- Get there early and grab your seats since, even covered Grandstand seating is not assigned.
- You can spend an extra $5 per seat to get covered seating. It also gets you on the side of the arena with most of the action. However, the seating is not monitored at all and there were many who did not pay the extra sitting in the covered section.
Tubing the Yampa
We had so much fun tubing the river in Fun Valley that we just had to participate in this activity on the Yampa. While the water levels were low, it was still a ton of fun.
Things to know before you go Tubing on the Yampa River:
- You can rent a tube which also gets you a free shuttle back to the rental spot. It runs about $25 per person. Or you can buy your own tubes and take the free public bus back. However, there’s a longer walk and you’ll have to be very dry before boarding.
- Do bring a waterproof camera or case. You’ll want to take pictures.
- Wear sunscreen. Some of the route is shaded but much of it is not.
- Wear sandals or water shoes but something that is attached to your feet. Flip flops will get caught and float away.
- See a rapid? Lift your butt! HIGHER! There’s probably a rock under there.
Spring Creek Dog Park
We are always on the look out for great dog parks on our travels and Spring Creek didn’t disappoint. There’s not a lot of parking at the trailhead that leads to the dog park but we were able to sneak the truck in and walk the 1/4 mile or so from the parking lot to the actual play area. We are finally getting comfortable letting Rizzo off leash in parks that aren’t “fully fenced”. Spring Creek has a small border around it with some “natural” barriers but no actual fence. It’s more of a visual barrier than an actual one. Rizzo loved getting to run around and play in the water though.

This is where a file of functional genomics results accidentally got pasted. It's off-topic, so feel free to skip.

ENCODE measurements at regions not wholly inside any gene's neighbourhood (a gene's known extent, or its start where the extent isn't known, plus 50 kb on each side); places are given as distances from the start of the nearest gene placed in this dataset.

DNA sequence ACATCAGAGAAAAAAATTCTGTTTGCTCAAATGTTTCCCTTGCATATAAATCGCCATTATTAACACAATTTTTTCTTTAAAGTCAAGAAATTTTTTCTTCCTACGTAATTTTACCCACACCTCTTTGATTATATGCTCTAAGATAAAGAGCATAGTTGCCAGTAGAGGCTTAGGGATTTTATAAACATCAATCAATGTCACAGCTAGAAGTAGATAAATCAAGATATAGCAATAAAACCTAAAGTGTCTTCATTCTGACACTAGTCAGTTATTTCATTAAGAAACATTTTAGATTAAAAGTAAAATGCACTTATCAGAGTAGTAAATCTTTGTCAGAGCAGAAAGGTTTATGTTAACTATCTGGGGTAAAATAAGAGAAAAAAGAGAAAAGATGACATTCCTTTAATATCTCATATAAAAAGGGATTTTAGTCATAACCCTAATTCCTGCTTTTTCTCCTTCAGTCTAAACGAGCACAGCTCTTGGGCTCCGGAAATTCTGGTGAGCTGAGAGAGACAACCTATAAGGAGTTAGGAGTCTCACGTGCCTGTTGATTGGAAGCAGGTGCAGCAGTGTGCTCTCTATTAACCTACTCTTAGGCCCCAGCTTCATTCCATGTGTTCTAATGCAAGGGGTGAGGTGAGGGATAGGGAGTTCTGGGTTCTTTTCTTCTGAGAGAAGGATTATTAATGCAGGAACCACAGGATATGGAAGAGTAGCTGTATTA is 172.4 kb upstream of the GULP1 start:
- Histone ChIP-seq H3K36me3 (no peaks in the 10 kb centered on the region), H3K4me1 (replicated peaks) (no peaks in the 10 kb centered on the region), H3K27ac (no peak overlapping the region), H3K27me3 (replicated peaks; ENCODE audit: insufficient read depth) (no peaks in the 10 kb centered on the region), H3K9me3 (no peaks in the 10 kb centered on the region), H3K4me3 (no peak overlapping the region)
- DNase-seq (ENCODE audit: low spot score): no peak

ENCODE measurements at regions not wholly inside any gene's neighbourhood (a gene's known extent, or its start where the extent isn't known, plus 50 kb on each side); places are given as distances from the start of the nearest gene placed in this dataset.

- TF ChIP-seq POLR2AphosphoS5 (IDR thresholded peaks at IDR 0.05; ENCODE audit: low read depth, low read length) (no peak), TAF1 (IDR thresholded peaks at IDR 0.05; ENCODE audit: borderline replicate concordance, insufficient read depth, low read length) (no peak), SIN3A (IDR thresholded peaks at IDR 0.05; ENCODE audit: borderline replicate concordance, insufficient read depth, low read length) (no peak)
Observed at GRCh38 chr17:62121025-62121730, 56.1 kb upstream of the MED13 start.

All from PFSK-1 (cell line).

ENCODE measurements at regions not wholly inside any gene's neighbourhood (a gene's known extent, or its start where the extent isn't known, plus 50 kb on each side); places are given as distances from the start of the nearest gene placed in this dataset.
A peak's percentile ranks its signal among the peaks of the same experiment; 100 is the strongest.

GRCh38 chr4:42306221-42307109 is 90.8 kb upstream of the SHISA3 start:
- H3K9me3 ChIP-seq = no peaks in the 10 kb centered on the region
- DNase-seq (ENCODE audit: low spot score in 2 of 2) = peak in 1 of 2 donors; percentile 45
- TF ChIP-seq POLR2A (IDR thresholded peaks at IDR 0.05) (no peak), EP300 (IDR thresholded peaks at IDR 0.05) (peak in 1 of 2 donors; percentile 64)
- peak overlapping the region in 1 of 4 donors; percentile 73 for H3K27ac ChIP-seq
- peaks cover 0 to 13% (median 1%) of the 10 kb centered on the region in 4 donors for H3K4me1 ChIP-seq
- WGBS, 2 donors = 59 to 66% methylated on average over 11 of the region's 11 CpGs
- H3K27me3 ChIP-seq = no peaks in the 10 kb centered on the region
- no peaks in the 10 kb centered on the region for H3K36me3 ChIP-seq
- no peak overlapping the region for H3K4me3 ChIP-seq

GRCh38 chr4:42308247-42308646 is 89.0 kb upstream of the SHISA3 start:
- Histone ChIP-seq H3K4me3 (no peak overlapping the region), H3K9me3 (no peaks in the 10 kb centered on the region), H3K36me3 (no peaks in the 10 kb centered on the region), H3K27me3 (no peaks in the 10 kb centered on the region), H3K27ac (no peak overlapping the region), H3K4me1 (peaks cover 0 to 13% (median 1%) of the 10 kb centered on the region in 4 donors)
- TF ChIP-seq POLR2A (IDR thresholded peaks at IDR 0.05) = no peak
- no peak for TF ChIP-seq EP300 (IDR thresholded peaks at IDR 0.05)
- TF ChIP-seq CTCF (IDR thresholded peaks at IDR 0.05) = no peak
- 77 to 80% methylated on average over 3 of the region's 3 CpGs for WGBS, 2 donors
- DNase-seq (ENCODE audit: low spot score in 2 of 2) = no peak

Strawberry Park Hot Springs
When telling friends that we were going to Steamboat Springs, there was one recommendation that came up OVER AND OVER! Go to Strawberry Hot Springs! We like hot tubs so, HECK YA!
While this was our first hot springs experience, we’ve passed several as we drive through the towns of Colorado. Most of them consist of standard blue swimming pools with water heated by a spring.
Strawberry, on the other hand, has a very rustic feel. The pools are all created with rock and stone to make it feel like you are part of nature even as you experience the different pools. And, rather than being surrounded by buildings, you were surrounded by nature!
As with many hot springs, there is a top level pool with the hottest water that is only diluted a bit by a nearby stream. As you go down levels, the water is diluted more and more until it is just the cool stream water. This way you can pick your warmth tolerance.
Things to know before you go to Strawberry Park Hot Springs:
- Reservations required. Visit the website and sign up for a 2 hour time slot before you head up the dirt road.
- Bring cash. They are totally off grid and don’t accept any payment besides cash.
- Bring a towel and some water. Food isn’t allowed right at the pool but there are some nearby picnic tables if you’d like to snack.
- Protect your food. The squirrels and chipmunks are sneaky and can get into your bag of chips.
- Since this is more rustic, there can be a bit of slim that builds up on the floor and walls of the pools. I understand that they clean the pools a couple of times a week but think we were on the day just before the longest cleaning break.
After a nice long soak, it was time to pack up and head to our next destination.